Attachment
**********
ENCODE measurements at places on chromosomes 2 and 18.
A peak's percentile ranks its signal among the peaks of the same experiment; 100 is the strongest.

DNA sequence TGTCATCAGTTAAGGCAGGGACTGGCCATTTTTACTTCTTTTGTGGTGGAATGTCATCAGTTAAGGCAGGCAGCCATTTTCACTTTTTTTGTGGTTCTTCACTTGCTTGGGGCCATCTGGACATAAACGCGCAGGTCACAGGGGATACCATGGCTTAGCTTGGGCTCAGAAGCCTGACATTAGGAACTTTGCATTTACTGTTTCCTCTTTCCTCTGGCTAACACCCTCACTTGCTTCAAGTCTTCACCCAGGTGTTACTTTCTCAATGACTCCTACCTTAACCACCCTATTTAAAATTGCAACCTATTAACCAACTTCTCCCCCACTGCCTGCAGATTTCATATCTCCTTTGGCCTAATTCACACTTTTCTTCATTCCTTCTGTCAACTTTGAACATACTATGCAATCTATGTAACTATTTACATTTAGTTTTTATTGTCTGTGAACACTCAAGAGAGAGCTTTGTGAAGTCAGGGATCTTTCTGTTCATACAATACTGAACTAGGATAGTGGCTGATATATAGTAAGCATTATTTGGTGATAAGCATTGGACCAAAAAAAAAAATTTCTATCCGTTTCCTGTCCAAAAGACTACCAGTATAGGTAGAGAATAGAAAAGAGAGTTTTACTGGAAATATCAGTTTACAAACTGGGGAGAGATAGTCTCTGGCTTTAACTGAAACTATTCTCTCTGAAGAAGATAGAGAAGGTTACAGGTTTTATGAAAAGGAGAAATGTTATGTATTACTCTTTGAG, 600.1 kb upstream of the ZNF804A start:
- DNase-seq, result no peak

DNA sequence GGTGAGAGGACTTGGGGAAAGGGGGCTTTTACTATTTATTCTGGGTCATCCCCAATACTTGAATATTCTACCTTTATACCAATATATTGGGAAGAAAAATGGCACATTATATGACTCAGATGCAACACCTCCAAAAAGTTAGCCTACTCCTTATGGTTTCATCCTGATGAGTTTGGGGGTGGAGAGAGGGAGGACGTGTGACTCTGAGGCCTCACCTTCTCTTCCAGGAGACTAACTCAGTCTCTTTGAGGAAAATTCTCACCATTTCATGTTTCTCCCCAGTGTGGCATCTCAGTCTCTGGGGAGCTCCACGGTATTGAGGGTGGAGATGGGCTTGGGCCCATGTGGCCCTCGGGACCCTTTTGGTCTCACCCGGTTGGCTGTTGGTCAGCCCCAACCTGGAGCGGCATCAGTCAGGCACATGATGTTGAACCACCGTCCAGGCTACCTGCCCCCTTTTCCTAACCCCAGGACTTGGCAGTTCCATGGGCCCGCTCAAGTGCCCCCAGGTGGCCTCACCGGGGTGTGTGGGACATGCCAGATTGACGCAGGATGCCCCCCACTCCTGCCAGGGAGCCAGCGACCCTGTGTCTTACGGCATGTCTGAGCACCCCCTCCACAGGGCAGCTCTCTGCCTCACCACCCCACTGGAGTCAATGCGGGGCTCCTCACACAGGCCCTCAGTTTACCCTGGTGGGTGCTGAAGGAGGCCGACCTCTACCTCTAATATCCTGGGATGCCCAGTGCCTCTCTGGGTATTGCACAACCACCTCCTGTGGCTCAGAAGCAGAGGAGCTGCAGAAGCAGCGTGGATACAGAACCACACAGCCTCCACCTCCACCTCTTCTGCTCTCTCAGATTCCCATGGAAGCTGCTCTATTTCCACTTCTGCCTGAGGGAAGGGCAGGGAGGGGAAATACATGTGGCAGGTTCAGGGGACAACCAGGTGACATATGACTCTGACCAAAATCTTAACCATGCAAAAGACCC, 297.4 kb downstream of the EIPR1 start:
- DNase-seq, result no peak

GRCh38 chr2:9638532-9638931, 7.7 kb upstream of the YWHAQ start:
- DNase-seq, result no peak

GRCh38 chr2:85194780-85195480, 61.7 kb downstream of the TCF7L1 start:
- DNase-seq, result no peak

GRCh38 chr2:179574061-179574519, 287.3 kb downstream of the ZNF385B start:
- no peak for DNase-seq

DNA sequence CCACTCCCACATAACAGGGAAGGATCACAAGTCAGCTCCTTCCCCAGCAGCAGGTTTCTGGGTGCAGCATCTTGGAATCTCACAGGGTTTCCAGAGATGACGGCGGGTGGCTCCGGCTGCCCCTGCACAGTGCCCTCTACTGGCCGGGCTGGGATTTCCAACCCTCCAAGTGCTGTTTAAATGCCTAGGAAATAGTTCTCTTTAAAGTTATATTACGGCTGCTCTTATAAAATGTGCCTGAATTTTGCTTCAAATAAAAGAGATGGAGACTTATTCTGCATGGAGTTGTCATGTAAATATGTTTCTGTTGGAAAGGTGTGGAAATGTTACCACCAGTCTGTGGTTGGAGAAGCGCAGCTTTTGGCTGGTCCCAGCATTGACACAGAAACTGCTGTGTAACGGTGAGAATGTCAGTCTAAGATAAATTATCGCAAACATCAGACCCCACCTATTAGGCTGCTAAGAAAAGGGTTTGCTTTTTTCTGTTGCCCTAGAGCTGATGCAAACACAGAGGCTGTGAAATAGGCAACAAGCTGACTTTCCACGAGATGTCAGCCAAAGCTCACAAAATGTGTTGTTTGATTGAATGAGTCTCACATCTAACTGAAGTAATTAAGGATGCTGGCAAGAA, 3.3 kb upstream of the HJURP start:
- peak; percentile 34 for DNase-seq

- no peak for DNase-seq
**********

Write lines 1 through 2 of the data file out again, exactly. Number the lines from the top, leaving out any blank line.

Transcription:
ENCODE measurements at places on chromosomes 2 and 18.
A peak's percentile ranks its signal among the peaks of the same experiment; 100 is the strongest.